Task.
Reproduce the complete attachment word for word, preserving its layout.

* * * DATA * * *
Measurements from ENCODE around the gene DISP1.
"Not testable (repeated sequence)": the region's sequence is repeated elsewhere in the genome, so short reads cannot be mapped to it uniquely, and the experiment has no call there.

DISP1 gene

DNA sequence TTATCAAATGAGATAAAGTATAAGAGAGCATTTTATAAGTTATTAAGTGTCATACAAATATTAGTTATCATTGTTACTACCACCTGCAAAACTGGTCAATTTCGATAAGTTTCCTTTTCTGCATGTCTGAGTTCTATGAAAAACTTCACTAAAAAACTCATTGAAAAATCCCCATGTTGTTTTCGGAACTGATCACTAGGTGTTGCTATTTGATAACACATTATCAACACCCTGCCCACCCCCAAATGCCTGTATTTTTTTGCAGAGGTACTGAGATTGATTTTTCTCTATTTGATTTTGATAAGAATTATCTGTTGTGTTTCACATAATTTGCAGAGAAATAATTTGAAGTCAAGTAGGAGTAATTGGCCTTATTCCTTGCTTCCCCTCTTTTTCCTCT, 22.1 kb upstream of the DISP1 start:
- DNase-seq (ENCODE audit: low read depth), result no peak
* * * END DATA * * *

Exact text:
Measurements from ENCODE around the gene DISP1.
"Not testable (repeated sequence)": the region's sequence is repeated elsewhere in the genome, so short reads cannot be mapped to it uniquely, and the experiment has no call there.

DISP1 gene

DNA sequence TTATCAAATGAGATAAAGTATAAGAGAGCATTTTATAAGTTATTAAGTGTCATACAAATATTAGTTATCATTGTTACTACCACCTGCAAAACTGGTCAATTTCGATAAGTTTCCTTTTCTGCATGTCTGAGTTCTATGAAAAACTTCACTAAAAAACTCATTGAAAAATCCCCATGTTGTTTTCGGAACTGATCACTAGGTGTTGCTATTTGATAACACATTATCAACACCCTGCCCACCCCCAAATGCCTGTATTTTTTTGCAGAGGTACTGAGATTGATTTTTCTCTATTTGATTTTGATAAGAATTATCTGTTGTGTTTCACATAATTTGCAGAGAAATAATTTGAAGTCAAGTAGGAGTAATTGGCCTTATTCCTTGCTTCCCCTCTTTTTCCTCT, 22.1 kb upstream of the DISP1 start:
- DNase-seq (ENCODE audit: low read depth), result no peak